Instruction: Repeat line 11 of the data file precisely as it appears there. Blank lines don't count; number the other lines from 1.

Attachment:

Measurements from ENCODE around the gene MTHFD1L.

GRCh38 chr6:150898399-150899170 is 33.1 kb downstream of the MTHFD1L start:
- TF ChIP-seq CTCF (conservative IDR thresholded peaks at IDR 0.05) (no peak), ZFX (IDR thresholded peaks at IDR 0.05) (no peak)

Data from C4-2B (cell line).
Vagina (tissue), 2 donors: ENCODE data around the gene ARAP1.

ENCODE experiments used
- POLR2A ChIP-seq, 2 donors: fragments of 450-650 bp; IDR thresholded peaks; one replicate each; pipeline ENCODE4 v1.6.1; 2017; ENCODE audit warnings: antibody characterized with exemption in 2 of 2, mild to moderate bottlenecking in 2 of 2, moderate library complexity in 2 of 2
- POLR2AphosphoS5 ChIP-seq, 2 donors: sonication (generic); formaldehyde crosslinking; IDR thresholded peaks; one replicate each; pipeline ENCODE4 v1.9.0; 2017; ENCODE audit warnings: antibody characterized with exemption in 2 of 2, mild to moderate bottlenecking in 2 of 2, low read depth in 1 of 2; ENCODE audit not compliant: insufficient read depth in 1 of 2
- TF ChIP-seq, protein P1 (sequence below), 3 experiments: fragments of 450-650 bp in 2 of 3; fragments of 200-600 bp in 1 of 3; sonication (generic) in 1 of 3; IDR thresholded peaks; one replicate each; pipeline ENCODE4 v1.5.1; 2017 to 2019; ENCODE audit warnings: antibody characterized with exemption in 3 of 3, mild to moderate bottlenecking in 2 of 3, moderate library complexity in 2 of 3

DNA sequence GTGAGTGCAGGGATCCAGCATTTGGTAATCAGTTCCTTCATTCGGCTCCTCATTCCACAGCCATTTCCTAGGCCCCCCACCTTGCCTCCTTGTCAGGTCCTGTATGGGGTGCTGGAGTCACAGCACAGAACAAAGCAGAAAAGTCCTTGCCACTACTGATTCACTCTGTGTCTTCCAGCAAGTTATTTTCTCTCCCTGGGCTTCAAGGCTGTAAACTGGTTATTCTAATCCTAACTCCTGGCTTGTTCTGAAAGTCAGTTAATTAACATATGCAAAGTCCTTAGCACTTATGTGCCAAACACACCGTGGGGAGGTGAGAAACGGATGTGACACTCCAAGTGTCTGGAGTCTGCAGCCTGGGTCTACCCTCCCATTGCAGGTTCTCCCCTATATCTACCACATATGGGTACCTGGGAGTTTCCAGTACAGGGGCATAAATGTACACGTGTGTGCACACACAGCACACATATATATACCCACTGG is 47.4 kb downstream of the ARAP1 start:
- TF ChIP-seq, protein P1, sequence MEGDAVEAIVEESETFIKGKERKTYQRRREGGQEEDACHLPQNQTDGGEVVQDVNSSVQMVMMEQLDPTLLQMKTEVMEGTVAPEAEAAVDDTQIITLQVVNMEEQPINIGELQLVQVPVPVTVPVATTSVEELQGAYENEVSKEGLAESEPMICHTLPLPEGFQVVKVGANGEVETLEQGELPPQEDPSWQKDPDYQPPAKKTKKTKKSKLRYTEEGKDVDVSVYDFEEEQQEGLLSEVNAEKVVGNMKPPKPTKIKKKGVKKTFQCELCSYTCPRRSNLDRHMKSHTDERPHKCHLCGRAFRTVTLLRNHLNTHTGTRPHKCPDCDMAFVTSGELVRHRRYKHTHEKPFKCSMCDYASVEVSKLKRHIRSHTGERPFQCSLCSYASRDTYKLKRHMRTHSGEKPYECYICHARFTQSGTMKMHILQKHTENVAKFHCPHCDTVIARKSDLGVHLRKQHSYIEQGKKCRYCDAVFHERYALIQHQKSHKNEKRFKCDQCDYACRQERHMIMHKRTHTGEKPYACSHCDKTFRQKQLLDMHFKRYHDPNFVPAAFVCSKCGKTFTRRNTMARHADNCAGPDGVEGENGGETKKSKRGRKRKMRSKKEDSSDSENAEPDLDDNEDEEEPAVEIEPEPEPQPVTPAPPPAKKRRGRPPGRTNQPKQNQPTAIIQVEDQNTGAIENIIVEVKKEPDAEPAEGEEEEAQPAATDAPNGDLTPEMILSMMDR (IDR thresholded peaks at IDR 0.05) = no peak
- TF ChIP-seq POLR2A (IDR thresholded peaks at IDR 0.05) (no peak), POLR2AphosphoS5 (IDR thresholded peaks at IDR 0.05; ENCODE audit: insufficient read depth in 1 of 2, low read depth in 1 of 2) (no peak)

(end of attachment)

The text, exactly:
- TF ChIP-seq, protein P1, sequence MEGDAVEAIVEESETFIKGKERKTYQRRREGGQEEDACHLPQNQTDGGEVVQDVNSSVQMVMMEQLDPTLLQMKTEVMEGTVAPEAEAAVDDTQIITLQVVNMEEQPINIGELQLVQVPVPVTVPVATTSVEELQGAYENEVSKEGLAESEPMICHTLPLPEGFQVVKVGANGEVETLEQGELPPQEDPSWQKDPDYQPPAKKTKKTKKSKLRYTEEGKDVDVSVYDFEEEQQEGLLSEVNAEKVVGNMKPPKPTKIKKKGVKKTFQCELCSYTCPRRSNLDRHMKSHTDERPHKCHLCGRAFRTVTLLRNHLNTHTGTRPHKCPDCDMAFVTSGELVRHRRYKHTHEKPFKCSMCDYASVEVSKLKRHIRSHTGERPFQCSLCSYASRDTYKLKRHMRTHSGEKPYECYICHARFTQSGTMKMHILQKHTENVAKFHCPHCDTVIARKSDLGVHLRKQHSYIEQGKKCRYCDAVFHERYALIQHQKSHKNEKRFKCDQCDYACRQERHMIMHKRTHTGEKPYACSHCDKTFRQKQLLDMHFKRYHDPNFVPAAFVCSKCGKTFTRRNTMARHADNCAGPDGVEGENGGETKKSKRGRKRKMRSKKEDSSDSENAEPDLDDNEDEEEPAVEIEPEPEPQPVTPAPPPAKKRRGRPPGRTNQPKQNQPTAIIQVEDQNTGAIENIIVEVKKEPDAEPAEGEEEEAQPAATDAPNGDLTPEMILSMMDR (IDR thresholded peaks at IDR 0.05) = no peak